Foo Fighters' Dave Grohl, Moby on the Summer of Stage Collapses

3:21 PM PST 09/10/2011 by Shirley Halperin
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The recent rash of concert catastrophes is prompting lawsuits and calls for increased regulation, but will it impact next year's festivals and fairs? The industry weighs in.

Coutless music enthusiasts have heard the tale of Van Halen and the brown M&Ms -- how the '80s mega-band insisted every one of the chocolate-colored confections be removed from its dressing room. What most might not know, however, is the reason, which had nothing to do with ego and everything to do with concert safety.

The way singer David Lee Roth explained it, the arena rockers' technical rider was so detailed -- like a "Chinese Yellow Pages" -- that they purposely buried the candy request just before Article 148 specifying the weight (5,600 pounds) each of 15 sockets was expected to carry while hanging 30 feet above the stage. "If I saw a brown M&M in that bowl … well, line-check the entire production. Guaranteed you're going to arrive at a technical error," Roth said in his 1998 autobiography Crazy From the Heat. "They didn't read the contract. It could destroy the whole show or literally be life-threatening."

With the four weather-related stage collapses during a relatively robust summer concert season -- on July 17 at Ottawa Bluesfest during Cheap Trick's set; on Aug. 6 at the Brady District Block Party in Tulsa, Okla., just before the Flaming Lips were due to play; on Aug. 13 at the Indiana State Fair in Indianapolis, where a headlining gig by Sugarland was superseded by a windstorm that toppled a 50-foot-tall structure, killing seven and injuring 40; and on Aug. 18 at Belgium's Pukkelpop festival, which featured more than 200 acts headlined by Foo Fighters and Eminem and resulted in five deaths -- it's a lesson event organizers, promoters, artists and crew might want to heed.

"I don't know if it's the stages or Mother Nature is just pissed at rock 'n' roll, but it's a legitimate concern," says Foo Fighters frontman Dave Grohl, who 10 days before Pukkelpop had headlined Chicago's Lollapalooza in torrential rain. "Had the other shit happened before that, I would have been gone! But to be honest, it's not anything I ever thought about until recently."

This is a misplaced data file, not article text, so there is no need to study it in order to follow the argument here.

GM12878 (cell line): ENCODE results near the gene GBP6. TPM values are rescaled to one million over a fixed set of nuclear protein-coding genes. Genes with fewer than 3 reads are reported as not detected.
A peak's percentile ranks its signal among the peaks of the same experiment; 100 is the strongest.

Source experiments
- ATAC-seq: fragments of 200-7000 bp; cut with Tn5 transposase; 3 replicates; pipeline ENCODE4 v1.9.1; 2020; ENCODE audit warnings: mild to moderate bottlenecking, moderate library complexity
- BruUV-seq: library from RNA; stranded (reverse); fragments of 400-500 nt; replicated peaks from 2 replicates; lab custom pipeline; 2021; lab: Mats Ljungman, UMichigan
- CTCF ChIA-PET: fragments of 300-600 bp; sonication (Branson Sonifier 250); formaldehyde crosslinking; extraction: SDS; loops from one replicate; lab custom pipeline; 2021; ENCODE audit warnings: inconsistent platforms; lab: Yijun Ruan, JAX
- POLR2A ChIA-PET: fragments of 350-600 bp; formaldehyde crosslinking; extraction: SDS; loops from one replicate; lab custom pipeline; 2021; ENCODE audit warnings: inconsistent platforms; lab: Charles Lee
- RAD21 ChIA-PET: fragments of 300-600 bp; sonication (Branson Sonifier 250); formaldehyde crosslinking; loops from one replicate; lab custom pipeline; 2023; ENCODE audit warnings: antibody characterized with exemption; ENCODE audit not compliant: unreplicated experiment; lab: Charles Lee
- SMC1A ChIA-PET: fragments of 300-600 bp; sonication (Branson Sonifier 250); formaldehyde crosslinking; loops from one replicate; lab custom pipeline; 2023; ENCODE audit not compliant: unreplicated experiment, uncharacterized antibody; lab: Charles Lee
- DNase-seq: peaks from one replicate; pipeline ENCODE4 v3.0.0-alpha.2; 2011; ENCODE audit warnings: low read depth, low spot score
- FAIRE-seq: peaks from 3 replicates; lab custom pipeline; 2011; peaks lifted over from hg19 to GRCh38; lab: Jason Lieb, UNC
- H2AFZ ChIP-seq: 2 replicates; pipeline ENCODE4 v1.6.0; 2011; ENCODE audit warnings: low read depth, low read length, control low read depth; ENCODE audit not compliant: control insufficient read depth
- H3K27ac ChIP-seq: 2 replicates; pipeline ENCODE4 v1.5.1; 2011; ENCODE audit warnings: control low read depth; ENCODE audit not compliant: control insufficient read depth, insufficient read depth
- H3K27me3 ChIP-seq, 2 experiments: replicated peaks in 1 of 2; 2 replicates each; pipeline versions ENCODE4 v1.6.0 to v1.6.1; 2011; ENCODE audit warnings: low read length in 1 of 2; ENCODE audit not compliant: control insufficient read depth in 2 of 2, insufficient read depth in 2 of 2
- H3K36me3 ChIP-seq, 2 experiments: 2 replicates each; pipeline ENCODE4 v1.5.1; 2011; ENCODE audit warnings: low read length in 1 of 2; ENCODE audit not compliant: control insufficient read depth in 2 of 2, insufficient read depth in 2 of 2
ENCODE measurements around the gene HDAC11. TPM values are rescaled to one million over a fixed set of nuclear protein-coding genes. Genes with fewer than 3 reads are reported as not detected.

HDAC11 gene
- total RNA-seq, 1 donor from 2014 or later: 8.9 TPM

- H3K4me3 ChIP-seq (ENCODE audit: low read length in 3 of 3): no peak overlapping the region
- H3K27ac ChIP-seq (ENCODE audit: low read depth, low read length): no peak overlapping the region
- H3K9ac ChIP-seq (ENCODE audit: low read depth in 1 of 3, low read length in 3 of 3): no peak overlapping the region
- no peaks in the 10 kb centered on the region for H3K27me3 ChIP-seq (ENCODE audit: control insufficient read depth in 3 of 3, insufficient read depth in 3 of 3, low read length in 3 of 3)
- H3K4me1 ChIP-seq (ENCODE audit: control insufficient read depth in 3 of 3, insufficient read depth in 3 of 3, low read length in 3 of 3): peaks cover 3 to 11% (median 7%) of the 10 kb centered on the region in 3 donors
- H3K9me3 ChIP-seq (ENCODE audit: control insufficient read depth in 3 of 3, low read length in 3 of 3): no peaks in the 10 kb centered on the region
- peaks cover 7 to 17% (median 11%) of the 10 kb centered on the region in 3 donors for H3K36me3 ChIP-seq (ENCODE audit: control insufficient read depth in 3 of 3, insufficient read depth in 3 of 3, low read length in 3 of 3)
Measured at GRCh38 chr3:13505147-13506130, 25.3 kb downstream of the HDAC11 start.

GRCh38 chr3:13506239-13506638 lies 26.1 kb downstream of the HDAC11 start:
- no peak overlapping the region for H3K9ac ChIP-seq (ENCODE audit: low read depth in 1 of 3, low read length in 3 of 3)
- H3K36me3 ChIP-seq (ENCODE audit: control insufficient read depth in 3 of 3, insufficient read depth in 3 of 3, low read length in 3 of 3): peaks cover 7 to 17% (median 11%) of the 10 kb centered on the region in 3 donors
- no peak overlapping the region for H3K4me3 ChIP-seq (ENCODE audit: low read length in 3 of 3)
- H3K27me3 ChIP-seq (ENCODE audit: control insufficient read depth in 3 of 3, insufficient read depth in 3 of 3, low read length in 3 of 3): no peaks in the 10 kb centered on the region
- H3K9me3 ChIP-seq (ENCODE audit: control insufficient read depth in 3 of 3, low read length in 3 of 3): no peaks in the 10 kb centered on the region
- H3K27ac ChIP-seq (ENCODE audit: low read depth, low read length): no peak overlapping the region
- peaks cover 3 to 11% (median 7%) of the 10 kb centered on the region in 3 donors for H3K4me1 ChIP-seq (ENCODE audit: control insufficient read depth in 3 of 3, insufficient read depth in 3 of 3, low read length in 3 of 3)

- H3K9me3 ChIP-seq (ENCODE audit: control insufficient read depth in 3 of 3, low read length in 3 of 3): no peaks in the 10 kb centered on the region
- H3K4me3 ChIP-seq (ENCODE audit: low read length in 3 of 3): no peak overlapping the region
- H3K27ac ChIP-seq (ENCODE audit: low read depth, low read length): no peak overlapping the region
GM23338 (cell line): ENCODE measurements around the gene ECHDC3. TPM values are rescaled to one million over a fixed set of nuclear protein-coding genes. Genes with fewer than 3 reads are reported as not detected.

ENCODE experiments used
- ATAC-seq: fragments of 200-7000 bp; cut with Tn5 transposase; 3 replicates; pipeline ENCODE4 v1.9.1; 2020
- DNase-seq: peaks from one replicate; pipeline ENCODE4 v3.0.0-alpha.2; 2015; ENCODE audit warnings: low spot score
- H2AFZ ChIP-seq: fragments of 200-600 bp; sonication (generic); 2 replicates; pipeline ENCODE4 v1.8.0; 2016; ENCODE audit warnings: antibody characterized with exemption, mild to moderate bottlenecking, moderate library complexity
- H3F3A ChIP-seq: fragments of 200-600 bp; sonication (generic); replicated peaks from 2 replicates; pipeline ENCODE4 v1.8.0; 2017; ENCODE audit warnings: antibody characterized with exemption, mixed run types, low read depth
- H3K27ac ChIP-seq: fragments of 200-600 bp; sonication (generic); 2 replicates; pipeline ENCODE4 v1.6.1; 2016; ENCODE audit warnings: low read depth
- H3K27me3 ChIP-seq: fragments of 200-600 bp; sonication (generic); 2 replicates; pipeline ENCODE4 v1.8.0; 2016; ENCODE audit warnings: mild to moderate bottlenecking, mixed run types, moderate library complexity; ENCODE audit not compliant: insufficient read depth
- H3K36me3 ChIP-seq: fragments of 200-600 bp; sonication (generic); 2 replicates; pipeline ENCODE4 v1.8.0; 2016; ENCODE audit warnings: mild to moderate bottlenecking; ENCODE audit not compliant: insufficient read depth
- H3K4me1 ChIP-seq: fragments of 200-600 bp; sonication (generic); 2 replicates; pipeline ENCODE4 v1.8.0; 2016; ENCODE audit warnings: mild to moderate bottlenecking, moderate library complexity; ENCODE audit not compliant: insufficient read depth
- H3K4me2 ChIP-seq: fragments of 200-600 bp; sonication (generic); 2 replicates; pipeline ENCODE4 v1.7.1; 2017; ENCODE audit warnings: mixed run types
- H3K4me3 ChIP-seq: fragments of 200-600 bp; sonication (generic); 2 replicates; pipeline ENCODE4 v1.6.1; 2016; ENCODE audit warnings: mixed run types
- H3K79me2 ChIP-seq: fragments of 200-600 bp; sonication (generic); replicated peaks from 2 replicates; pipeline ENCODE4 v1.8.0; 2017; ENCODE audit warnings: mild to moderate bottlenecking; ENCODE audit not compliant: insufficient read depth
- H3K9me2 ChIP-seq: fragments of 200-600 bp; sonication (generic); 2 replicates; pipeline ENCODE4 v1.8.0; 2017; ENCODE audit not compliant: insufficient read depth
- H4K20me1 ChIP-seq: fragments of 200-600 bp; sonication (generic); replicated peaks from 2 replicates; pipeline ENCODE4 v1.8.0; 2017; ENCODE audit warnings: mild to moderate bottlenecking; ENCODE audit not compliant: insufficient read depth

Says one high-ranking concert industry executive: "Indiana was a fluke; it's an accident you can't prepare for. But I think it will lead to more stringent guidelines for wind tolerances, weight, roofs. … The industry will have to recalibrate how we deal with this."

Indeed, by most eyewitness accounts, the 60 mph gusts that swept up the tented roof of the Sugarland stage came out of nowhere. But attorney Ken Allen, who is representing the families of three victims of the collapse in lawsuits, contends that fair organizers had ample opportunity to inform and protect attendees. "There were three warnings by the National Weather Service of severe thunderstorms approaching the area," he says. "The lightning should be enough to postpone the event, but those in charge did nothing. Rather, at 8:39 p.m., [the crowd] was assured that a little rain was nothing to worry about and it would just blow over. Well, it didn't."

The suit, one of more than a dozen filed so far (several demanding punitive damages in the tens of millions), lists as defendants promoter Lucas Entertainment Group, security company ESG, stage builders Mid-America Sound Corp. and Live Nation, whose reps would not comment to THR other than to "express sympathy for those involved." In another filing, the state of Indiana is also named.

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But making a weather judgment call can be complicated. If a band isn't allowed to play, it could forfeit its pay. If the promoter pulls the plug, the insurance company can take issue with a claim. Unionized stage hands charge overtime for a delay, and, of course, there are the fans who paid for tickets. Foo Fighters tour manager Gus Brandt says the murky process of weather prediction is "kind of like Mom and Dad talking to the kids about sex. I'll get with the promoter and our production manager, and we'll agree in increments. Like, 'If it gets this bad, we'll do this.' "

Another factor in this age of multiday festivals is wear and tear. "We'll do a festival on day three, like we were supposed to at Pukkelpop," says Brandt. "After two days of inclement weather, the stress on the stage is very different on Sunday than it was on Friday. So we'll have the person who built it there, we have safety and structural engineers sign off in addition to visual inspections by our head rigger and production manager. And in the future, we'll have someone from the weather service at every show from start to finish." (Sugarland's performance was on the eighth day of the 16-day Indiana fair; A rep for the fair says future concerts will be addressed at the next board meeting in October.)

As for next year, the industry insider doesn't anticipate that the spate of accidents will have any impact on ticket sales, telling THR, "When a plane crashes, people don't stop flying." For its part, organizers of Ottawa Bluesfest are calling for "more regulation" and due diligence on the part of promoters, but these days, with production expectations (and ticket prices) so high -- a stool and acoustic guitar just don't cut it -- that becomes an even greater challenge. "Bands want to put on a dazzling show and blind the hell out of people," says Brandt. "With moving lights and lasers, hanging Yodas and shit, we need to take stock -- does it really need to be 50 feet above everyone's heads?" Adds Grohl: "Something's gonna change."

Read more of what the industry is saying about the summer of stage collapses after the jump:

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